Hey there, time traveller! This article was published 11/3/2014 (1290 days ago), so information in it may no longer be current.
An extensive review of Renaissance Brandon is underway, tackling everything from its mandate to its funding model.
Major changes are likely in store for the downtown development corporation, which has been in place since 2008.
"What we’re looking at is, moving forward, is there a better way to have Renaissance Brandon organized?" Coun. Stephen Montague (Richmond) said.
City councillors and members of the Renaissance Brandon board held a meeting earlier this week, which was the start of the review process.
"I think for the taxpayers of Brandon … it’s important, because we’re the ones that are currently funding a majority of Renaissance Brandon," Montague said. "I think for downtown it’s important because I think we can prioritize and focus on what needs to get done."
A working group has been formed, which includes city councillors and Renaissance Brandon board members, to look at the organization’s current model, review its programs and make recommendations.
Montague has been critical of the downtown corporation over the years, and would like to see some changes.
"I think Renaissance Brandon is focusing on too many things that it shouldn’t be doing, like Music in the Parks," he said. "I’d prefer to see them in much more of a board similar to CentreVenture in Winnipeg, where it’s apolitical, it’s a property and development corporation that focuses on downtown, not focusing on the other things like grant applications for performers."
Renaissance Brandon’s operational funding comes primarily from the City of Brandon. The province provides project-based funding.
Mayor Shari Decter Hirst, who sits on the Renaissance Brandon board, said following this week’s meeting there is a fairly well-defined list for the working group to tackle.
"We haven’t set a specific deadline for those results, simply because we’re not sure at this point where they’ll take us," she said. "We wanted to give the working group as much flexibility as possible going forward, so that they could bring … some quality recommendations back to city council."
When it was established in 2008, Renaissance Brandon was granted the authority from the city to conduct activities related to downtown business development, such as the ownership of property, granting of loans, establishment of incentive programs and retention of proceeds from investments. The organization’s goal is also to create unique partnerships between the public and private sectors that bring renewal and energy to downtown.
Decter Hirst said the organization continues to evolve, both in terms of board members and expectations from the community.
"I think that it’s certainly undergone a significant transformation in the last few years, from looking at special events and those kinds of activities to actually purchasing property and beginning the process, working with the private sector to enhance the development of downtown," she said.
Some of the benchmarks discussed that a successful downtown development corporation would have, include increased property values and increased density downtown, Decter Hirst said.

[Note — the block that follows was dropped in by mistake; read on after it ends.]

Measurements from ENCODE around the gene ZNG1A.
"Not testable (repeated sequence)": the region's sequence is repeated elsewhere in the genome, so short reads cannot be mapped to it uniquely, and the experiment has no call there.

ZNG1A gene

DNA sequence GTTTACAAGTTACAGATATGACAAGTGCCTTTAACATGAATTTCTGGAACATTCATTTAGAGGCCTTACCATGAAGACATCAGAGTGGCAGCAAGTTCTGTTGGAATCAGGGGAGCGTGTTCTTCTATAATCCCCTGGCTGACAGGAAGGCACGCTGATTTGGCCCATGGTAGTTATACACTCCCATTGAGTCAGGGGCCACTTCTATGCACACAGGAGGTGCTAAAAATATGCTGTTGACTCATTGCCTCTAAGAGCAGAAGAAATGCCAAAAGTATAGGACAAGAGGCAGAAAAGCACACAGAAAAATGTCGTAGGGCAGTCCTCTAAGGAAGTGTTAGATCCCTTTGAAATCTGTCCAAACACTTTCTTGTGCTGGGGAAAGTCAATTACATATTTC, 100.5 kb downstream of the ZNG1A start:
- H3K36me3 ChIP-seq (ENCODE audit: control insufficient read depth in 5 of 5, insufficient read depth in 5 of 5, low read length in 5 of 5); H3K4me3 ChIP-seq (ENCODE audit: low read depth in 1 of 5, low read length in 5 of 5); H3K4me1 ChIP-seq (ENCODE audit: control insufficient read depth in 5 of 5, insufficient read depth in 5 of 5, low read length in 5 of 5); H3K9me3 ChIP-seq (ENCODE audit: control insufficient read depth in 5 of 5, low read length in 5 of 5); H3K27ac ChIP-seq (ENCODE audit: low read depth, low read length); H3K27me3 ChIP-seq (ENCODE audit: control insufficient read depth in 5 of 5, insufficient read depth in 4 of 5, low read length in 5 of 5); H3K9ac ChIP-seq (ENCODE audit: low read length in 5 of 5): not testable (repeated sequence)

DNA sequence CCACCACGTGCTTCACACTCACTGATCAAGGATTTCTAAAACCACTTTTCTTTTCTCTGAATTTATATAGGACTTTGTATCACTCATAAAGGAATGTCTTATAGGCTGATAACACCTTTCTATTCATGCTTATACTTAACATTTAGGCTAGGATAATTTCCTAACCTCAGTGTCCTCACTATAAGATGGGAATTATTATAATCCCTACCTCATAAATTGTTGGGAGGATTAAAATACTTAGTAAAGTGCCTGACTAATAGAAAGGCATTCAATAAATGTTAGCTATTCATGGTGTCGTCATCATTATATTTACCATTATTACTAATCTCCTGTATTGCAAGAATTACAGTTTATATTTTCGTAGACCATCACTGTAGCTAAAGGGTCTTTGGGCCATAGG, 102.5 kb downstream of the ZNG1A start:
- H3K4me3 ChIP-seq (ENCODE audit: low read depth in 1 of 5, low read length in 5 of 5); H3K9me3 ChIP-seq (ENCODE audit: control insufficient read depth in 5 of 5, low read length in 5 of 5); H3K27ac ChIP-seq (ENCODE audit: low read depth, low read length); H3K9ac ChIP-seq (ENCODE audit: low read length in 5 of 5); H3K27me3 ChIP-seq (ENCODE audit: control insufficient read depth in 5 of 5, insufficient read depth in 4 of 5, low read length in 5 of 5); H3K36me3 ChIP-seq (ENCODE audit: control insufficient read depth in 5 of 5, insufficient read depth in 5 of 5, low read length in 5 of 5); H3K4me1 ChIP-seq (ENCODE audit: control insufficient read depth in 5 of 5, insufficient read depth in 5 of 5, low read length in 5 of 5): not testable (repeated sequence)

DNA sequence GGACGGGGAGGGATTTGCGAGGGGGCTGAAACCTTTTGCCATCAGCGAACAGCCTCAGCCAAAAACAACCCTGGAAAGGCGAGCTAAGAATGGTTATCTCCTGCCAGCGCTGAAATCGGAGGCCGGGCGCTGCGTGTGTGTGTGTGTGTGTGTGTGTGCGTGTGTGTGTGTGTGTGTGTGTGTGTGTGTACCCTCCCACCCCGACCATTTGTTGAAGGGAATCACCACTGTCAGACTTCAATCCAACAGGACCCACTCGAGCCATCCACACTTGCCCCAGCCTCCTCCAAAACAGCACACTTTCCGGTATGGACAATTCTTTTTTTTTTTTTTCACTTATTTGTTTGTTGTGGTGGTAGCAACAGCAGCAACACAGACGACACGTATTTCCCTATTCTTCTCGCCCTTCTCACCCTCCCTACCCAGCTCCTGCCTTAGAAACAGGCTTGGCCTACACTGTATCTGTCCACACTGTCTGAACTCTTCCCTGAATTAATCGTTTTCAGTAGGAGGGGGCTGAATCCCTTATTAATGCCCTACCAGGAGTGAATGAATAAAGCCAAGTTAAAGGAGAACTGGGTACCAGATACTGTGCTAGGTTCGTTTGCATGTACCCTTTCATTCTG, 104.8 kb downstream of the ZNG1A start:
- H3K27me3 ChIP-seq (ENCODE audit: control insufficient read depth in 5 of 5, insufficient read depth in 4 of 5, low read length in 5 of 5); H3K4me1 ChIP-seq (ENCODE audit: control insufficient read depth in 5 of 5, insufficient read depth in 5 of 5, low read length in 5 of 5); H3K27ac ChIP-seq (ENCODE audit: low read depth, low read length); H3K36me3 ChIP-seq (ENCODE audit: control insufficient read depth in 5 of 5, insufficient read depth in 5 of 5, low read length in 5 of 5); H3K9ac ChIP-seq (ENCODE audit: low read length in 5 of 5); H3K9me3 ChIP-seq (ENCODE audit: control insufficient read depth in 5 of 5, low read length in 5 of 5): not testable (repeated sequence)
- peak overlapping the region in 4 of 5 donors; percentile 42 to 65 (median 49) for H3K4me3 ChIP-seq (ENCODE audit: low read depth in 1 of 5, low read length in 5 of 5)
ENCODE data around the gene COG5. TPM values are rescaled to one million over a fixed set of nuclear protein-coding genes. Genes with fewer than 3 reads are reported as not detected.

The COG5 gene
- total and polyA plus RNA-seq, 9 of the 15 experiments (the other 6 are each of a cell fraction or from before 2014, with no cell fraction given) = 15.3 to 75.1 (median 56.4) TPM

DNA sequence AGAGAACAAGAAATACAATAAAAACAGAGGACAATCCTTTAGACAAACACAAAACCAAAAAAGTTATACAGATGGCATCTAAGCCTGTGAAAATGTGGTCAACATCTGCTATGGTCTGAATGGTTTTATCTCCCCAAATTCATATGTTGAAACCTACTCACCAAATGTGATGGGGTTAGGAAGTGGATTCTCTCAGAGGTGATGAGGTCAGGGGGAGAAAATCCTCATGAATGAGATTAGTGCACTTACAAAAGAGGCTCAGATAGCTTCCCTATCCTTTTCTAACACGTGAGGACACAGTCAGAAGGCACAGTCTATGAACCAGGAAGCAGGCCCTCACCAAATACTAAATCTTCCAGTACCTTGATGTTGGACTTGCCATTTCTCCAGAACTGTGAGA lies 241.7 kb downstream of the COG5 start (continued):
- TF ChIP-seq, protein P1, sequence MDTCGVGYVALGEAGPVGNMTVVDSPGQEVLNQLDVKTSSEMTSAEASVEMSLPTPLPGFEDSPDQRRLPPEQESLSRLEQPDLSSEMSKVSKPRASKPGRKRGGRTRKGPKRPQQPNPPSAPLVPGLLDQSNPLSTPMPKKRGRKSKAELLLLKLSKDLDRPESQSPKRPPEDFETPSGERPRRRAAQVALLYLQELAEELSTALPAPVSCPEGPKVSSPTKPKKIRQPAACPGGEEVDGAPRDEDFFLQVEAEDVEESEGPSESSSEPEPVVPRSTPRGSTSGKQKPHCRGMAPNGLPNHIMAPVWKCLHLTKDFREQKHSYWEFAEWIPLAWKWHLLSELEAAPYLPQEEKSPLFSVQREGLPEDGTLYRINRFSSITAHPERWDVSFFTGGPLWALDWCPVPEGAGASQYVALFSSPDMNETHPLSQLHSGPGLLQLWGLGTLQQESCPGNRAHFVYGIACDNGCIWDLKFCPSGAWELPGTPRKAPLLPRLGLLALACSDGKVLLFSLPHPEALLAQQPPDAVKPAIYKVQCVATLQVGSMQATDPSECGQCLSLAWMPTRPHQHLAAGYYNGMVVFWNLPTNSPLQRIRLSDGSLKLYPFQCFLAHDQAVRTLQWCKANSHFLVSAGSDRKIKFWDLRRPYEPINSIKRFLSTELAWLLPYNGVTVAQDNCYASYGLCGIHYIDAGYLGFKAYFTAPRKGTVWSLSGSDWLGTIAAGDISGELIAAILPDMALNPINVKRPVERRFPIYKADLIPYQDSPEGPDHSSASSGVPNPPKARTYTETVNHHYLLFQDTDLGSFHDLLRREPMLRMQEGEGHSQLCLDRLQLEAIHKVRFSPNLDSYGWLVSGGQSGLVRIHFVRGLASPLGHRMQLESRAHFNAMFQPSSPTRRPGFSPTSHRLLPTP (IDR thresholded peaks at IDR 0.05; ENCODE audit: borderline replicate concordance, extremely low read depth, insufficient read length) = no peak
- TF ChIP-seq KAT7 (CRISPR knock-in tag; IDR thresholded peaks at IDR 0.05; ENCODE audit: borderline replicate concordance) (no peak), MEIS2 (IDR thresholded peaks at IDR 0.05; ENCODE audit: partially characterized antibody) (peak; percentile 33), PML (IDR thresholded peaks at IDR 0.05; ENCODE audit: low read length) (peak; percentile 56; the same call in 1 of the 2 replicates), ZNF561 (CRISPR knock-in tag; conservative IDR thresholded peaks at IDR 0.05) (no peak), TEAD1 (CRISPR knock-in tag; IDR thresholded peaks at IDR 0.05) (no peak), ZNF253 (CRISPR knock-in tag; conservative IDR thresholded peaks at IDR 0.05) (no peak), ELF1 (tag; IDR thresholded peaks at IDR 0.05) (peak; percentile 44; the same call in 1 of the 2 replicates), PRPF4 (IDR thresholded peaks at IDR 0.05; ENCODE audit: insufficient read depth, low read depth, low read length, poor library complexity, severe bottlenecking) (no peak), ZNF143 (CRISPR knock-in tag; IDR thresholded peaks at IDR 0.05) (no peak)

"Given the board that’s currently in place, we’ve got lots of exciting opportunities in the days ahead," she said.
Braden Pilling, downtown development specialist with Renaissance Brandon, said the review/restructuring is the organization’s top priority.
"We need to work through this immediately," he said. "There’s certainly from both sides … a sense of urgency and commitment to work through this as soon as possible so that we can move on to bigger and better things."
Pilling said he’s pleased with the accomplishments Renaissance Brandon has made thus far, such as the outdoor Wi-Fi network, the opening of Kristopher Campbell Skate Plaza, and new businesses opening their doors downtown.
"I definitely feel there’s a vibrancy there that wasn’t there four or five years ago," he said. "As soon as you start to see out of province and out of city developers and real estate professionals looking at downtown Brandon, you know you’re on the right track."
One of the programs offered through Renaissance Brandon is the redevelopment grant program, which is designed to encourage the refurbishment of property in the Downtown HUB. The incentive provides a onetime grant of up to $175,000 to business owners, developers or individuals.
The rent abatement program was designed to recruit businesses to the downtown, by providing a forgivable loan to business owners. The loan assists in lowering lease rates.
Shaun Cameron, Renaissance Brandon board chair, said the redevelopment grant program has been quite popular.
"Definitely a lot more … people taking advantage of it," he said. "Just because it’s able to put some dollars into the core structures of the buildings they’re taking over."
As for the rent abatement program, it has been about a year since a business used it.
Cameron says following the review, he hopes there will be "a clear vision between council and Renaissance Brandon, that we both feel that we’re going in the right direction and can meet some of the challenges together."
The Brandon Chamber of Commerce is in favour of the Renaissance Brandon review.
"There have been some things done, we would love to see probably more, and quicker results," said chamber vice-president Todd Birkhan. "We’re in favour of what their goals are … but we also are very cognizant they are receiving public funds from both the province and the city, and it’s important to make sure that there’s effective results from use of those funds."